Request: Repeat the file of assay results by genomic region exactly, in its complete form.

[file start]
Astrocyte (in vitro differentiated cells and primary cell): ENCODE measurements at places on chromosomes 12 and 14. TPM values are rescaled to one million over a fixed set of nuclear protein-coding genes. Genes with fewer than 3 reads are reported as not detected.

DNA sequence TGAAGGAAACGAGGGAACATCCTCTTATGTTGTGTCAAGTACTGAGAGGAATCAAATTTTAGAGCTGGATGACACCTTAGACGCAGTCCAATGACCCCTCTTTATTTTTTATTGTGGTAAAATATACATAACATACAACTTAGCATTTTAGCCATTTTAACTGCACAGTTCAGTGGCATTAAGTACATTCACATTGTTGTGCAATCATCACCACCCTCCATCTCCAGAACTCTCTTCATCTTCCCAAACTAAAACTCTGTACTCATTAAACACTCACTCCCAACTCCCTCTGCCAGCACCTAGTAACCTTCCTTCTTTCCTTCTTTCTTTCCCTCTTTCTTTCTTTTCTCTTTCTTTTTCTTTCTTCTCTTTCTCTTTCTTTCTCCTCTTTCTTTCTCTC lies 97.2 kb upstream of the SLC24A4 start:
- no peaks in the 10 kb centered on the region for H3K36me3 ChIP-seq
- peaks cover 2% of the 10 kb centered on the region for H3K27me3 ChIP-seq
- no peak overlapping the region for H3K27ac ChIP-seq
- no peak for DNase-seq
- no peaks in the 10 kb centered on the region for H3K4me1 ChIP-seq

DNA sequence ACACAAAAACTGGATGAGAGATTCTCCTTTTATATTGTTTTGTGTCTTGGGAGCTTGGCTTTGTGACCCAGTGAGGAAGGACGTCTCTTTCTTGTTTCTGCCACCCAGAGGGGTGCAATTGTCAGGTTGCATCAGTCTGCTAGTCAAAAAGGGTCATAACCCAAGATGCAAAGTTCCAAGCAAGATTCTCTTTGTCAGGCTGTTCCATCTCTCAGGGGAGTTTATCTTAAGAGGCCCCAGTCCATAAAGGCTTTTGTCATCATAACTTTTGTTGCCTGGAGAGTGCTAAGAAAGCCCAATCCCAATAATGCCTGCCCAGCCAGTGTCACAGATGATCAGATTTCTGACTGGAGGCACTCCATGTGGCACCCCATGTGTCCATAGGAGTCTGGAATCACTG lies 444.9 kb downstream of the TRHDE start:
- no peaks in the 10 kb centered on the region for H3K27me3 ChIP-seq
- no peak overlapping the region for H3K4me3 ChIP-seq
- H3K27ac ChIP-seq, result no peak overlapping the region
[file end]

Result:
Astrocyte (in vitro differentiated cells and primary cell): ENCODE measurements at places on chromosomes 12 and 14. TPM values are rescaled to one million over a fixed set of nuclear protein-coding genes. Genes with fewer than 3 reads are reported as not detected.

DNA sequence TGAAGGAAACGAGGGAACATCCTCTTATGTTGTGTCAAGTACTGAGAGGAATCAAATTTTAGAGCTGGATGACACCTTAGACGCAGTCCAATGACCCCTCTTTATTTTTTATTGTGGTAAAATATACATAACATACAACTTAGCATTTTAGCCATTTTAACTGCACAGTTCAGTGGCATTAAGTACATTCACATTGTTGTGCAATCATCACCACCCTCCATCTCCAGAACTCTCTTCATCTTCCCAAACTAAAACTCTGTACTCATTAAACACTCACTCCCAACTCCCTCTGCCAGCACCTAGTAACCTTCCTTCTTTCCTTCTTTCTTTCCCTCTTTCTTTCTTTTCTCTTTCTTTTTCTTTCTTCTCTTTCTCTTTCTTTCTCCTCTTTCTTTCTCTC lies 97.2 kb upstream of the SLC24A4 start:
- no peaks in the 10 kb centered on the region for H3K36me3 ChIP-seq
- peaks cover 2% of the 10 kb centered on the region for H3K27me3 ChIP-seq
- no peak overlapping the region for H3K27ac ChIP-seq
- no peak for DNase-seq
- no peaks in the 10 kb centered on the region for H3K4me1 ChIP-seq

DNA sequence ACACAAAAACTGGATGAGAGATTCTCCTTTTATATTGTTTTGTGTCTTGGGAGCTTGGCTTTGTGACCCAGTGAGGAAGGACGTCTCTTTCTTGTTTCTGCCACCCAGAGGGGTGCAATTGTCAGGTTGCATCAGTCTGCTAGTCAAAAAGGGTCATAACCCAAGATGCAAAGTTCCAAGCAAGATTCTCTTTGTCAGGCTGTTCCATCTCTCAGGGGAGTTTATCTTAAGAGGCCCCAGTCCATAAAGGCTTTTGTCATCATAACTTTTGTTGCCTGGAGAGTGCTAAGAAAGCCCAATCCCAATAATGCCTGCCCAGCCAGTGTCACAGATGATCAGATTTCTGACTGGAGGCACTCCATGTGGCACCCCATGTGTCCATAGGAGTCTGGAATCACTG lies 444.9 kb downstream of the TRHDE start:
- no peaks in the 10 kb centered on the region for H3K27me3 ChIP-seq
- no peak overlapping the region for H3K4me3 ChIP-seq
- H3K27ac ChIP-seq, result no peak overlapping the region